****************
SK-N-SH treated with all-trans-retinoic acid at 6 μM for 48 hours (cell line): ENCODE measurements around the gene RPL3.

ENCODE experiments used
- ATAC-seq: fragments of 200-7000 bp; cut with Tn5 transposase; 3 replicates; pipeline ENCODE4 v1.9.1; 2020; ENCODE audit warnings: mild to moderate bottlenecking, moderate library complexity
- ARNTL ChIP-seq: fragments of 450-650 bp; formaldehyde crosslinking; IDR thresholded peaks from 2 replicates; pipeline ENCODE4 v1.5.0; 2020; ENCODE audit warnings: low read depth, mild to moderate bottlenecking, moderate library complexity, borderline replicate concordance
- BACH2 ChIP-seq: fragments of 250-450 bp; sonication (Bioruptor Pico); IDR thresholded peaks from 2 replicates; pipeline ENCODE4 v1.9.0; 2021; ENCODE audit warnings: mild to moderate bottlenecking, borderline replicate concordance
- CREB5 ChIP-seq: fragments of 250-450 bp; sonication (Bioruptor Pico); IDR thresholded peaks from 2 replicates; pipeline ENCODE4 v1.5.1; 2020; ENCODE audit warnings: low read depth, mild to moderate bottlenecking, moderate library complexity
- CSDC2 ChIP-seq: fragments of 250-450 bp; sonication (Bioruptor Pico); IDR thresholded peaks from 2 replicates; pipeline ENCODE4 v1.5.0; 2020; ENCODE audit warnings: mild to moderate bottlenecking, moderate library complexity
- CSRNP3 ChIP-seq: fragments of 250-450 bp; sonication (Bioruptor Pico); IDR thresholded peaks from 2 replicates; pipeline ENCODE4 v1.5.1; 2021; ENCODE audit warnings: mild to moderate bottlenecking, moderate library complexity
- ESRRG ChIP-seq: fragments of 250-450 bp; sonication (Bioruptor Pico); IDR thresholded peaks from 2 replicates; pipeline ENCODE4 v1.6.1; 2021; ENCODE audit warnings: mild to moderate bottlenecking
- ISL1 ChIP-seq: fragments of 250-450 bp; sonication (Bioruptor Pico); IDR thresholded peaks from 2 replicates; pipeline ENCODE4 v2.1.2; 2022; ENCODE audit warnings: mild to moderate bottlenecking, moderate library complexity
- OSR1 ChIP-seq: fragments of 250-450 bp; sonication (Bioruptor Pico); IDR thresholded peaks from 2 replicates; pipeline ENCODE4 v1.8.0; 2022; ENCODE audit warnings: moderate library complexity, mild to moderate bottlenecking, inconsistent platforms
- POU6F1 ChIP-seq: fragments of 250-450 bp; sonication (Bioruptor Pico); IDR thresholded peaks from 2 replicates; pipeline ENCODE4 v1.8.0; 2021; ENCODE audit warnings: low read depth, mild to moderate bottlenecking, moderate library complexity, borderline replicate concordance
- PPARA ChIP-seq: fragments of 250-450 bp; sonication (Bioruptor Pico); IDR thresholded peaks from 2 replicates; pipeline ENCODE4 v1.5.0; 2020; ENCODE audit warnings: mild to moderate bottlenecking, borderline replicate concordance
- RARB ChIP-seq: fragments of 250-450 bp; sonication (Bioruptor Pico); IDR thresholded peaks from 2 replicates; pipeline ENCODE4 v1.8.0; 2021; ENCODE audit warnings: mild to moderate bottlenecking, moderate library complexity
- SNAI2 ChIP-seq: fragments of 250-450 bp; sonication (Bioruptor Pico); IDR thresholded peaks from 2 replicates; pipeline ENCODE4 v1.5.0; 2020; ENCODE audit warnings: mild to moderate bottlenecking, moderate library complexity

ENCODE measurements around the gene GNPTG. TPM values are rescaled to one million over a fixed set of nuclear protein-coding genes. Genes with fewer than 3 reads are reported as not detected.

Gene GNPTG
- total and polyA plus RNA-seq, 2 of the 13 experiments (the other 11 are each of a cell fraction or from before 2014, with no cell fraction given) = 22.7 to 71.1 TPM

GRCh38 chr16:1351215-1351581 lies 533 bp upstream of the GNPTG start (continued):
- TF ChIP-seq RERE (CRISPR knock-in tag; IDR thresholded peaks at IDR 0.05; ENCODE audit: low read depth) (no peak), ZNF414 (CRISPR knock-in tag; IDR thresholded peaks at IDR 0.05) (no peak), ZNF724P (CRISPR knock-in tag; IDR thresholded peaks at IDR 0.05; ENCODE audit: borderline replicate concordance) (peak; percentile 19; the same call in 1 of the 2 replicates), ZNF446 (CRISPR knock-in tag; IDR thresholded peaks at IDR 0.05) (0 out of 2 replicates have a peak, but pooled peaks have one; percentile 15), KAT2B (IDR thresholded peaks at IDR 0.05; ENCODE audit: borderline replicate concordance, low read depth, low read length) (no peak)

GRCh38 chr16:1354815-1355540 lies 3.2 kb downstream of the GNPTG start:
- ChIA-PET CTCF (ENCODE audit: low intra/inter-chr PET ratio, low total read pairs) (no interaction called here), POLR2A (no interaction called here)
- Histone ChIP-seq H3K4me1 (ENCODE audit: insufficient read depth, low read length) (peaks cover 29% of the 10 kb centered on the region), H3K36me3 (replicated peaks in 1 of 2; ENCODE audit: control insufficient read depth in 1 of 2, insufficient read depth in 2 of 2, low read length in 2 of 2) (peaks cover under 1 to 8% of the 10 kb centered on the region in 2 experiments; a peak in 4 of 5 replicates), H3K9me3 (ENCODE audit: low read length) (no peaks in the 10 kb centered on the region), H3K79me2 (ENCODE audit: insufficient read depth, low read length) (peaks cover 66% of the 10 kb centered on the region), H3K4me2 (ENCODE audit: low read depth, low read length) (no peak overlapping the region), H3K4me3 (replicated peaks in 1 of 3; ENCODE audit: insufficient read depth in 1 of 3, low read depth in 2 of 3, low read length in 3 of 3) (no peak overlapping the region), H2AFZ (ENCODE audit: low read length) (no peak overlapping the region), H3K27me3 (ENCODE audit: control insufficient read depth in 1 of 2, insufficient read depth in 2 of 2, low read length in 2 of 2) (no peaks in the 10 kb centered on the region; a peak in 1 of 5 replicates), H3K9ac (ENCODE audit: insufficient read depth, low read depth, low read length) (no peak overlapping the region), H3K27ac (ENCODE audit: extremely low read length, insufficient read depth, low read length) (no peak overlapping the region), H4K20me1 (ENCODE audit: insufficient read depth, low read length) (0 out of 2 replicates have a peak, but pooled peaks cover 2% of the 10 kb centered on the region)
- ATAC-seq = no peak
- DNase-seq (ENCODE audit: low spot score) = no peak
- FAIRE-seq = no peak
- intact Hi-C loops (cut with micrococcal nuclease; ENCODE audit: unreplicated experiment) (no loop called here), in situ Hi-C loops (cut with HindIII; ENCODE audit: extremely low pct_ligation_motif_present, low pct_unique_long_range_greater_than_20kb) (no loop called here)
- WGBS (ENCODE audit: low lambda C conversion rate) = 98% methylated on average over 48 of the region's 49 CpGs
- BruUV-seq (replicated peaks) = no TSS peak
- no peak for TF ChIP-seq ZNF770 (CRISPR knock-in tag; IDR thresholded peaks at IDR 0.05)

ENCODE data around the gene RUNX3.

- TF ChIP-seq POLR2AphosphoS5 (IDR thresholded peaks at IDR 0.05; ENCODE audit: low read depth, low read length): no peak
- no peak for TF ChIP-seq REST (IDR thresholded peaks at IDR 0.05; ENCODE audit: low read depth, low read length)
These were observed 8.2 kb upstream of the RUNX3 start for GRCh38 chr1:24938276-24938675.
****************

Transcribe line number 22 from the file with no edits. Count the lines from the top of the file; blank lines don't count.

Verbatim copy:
- ChIA-PET CTCF (ENCODE audit: low intra/inter-chr PET ratio, low total read pairs) (no interaction called here), POLR2A (no interaction called here)